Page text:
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28 June 21
Reading time: 5 minutes
My Money Sorted is our series exploring people's experiences with money and how they get Sorted. Our web specialist, Morgan, shared how she and her husband keep their money sorted, despite many recent changes and challenges to work through. Not only did they relocate from Wellington to Auckland, they had their first child, dropping to one income while Morgan was on parental leave. On top of that, her husband started his business just before COVID-19 struck.
Don’t spend it if you don’t have it. I didn’t always follow this advice though. In my first year of marriage we got a credit card and it was a disaster for us – taking around two years to pay off.
Now, I personally steer clear of layby, credit cards or anything I need to pay off over time. The mental stress and worry of having debt hanging over me just isn’t worth it. For the last few years, we’ve made sure we’ve had an emergency fund which we use to pay for any unexpected expenses that come up.
For the most part I am a saver, and I am quite risk averse when it comes to spending money. My husband is a spender and a lot more comfortable with taking financial risks.
So it’s taken us a couple of years to find the middle ground between both ends of the spectrum, but I think we balance each other out well. I’ve helped him with saving – in fact at our wedding, his mum even mentioned in her speech how she appreciated me teaching him how to budget! And he has helped me learn how to enjoy spending and taking a few more risks.
Going on parental leave was what got us on the same page with spending vs saving. Having our first child and dropping to one income was stressful at times and forced us to have lots of honest finance chats.
There are lots of purchases to make and it’s a whole new world (with some very clever targeted marketing). It can be overwhelming trying to figure out how much to spend on certain items, what to borrow or get second hand, and how much we would need day to day once the baby was born.
But we managed to save up a little bit before I finished work and we were able to stretch out my parental leave to almost 10 months. This helped us to learn to work more as a team when it came to our finances.
We have an account for each thing we are saving for. The bank always comments about how many accounts we have! We have a mix of short-term and long-term saving goals.
Then we make sure that we get the money in to our savings accounts as soon as we are paid.
Having savings goals for tangible things we are looking forward to keeps us motivated every fortnight – like a big birthday celebration that is coming up in July or saving a deposit so we can hopefully buy a house one day.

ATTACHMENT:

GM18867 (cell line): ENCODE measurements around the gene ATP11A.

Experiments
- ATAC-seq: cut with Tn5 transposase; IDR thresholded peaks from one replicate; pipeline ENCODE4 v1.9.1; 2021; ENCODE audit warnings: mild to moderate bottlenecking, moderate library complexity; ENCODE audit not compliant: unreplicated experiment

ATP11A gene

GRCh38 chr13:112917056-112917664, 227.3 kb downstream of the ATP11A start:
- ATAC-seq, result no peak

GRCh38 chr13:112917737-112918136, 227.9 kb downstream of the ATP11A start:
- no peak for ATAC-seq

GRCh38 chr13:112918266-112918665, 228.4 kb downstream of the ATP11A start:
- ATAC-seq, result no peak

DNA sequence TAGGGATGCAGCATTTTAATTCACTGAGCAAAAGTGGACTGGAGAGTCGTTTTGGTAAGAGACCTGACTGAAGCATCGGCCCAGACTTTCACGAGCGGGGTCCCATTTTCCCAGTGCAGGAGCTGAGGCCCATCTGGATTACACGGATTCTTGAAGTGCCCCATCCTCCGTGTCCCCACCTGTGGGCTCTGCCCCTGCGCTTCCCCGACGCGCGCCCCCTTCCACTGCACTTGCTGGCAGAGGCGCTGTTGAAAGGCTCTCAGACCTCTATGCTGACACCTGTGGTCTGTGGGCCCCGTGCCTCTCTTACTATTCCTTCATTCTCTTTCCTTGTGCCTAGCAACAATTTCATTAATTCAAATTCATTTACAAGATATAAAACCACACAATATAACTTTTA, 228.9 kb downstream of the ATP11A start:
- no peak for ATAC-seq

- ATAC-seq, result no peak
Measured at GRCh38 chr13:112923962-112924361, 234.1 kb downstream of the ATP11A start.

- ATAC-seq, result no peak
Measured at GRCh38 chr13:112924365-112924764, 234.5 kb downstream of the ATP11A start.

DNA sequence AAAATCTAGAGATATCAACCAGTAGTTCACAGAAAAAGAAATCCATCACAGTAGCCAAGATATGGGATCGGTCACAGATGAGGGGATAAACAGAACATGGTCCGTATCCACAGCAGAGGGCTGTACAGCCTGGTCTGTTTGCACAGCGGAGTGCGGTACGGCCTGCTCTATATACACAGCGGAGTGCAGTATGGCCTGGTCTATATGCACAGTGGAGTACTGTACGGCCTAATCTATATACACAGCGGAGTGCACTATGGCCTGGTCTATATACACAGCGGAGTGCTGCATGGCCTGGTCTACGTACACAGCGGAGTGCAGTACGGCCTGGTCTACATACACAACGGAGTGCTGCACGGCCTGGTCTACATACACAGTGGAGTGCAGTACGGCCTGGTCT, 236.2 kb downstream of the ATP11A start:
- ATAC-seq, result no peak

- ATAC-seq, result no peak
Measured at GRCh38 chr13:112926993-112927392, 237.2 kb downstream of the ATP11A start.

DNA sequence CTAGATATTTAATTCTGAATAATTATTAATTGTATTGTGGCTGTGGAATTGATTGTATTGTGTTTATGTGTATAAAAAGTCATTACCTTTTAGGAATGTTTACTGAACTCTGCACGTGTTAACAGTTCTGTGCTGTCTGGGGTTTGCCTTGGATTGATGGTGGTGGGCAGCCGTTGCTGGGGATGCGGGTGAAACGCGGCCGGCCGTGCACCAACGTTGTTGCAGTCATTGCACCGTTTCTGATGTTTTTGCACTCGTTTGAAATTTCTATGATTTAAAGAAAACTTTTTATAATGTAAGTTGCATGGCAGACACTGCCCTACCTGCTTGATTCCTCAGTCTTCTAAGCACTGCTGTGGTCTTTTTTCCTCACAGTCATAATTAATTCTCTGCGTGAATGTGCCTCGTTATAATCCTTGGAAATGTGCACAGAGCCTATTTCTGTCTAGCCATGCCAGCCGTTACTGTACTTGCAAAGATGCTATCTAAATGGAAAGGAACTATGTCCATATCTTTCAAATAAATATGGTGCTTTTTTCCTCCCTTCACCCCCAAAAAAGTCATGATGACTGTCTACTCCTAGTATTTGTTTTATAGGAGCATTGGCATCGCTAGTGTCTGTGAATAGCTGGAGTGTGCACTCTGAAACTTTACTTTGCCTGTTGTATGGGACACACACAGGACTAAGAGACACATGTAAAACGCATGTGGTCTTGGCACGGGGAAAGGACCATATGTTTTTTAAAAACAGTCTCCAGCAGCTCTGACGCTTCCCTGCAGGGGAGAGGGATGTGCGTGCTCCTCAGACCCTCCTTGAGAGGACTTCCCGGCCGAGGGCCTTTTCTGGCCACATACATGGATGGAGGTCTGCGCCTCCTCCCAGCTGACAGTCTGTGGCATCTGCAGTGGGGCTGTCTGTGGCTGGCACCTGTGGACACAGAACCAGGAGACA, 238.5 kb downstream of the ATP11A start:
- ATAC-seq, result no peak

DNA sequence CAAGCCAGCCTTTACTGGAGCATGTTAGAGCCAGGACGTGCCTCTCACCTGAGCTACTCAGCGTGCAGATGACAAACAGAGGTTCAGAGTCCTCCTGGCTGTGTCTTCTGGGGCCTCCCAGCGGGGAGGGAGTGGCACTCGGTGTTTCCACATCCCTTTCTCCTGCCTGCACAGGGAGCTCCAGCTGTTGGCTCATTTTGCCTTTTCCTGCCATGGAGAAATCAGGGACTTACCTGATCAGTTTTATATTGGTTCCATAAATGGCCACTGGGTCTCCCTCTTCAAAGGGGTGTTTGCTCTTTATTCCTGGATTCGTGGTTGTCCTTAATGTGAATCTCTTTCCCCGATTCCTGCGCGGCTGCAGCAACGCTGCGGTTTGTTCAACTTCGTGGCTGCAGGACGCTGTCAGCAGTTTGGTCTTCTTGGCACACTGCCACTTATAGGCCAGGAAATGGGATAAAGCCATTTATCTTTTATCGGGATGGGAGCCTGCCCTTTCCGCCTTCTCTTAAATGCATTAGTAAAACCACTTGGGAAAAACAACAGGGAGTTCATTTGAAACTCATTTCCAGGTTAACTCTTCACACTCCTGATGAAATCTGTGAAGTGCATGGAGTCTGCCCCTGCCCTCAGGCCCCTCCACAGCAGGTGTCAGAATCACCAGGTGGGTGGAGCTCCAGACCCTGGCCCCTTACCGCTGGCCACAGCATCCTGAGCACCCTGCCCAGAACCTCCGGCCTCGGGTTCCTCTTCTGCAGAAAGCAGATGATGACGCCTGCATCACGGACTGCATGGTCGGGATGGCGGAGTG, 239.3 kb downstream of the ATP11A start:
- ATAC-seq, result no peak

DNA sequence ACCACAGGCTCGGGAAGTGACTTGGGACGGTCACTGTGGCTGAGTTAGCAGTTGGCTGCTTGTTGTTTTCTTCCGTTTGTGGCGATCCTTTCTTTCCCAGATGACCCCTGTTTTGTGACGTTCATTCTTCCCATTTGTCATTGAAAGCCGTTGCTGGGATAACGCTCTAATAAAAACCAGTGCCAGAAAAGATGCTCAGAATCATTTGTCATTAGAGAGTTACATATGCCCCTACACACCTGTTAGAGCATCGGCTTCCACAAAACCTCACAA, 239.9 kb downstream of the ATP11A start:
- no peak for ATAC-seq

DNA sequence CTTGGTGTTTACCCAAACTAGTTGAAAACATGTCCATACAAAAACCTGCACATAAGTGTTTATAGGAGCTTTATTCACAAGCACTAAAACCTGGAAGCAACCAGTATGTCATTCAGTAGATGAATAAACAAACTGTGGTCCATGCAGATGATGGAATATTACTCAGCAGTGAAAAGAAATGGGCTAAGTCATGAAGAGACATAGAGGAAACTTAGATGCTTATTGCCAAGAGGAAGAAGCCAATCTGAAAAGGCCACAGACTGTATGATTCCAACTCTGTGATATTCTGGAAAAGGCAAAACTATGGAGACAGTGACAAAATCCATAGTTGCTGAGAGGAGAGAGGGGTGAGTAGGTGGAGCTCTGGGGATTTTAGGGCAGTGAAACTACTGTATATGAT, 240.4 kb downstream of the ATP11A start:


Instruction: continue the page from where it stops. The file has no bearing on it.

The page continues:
Having a good budget and a plan of how to stick to it. My husband has been self-employed for just over a year, so the amount he is paid, and when he is paid, can be quite random. It has been really challenging figuring out how to do a budget with that.
A couple of months ago we figured out a way that works for us, and it has definitely helped us feel more ‘Sorted’. My husband now pays himself a ‘salary’ every fortnight. We worked out a doable amount for him so that he is able to pay himself the same amount regularly.
Some months he might earn more or less than that amount, but it tends to balance out over time. If he is paid more, he keeps the extra in his business account so it balances out the months where he has been paid less.
I was taught that money shouldn’t be talked about! It is a lot more acceptable now to discuss money and finances than it was when I was growing up.
Not having those conversations at home or at school (that I remember) made for a steep learning curve when I left home. My husband and I will definitely talk to our daughter about money and budgeting.
And I'm excited to know that she'll have resources from Sorted in Schools when she’s older!
To be honest I hadn’t thought much about my retirement before I started working at Sorted – it felt so far away.
Especially being busy with a young family, it wasn’t really something that was front of mind. We are just beginning our journey with making a savings plan for our retirement.
I imagine the two of us being wrinkly and grey, hopefully enjoying a few holidays and cocktails in the sun, having enough in the bank that we don’t have to worry about our day-to-day expenses, and being able to treat our family when we want to.
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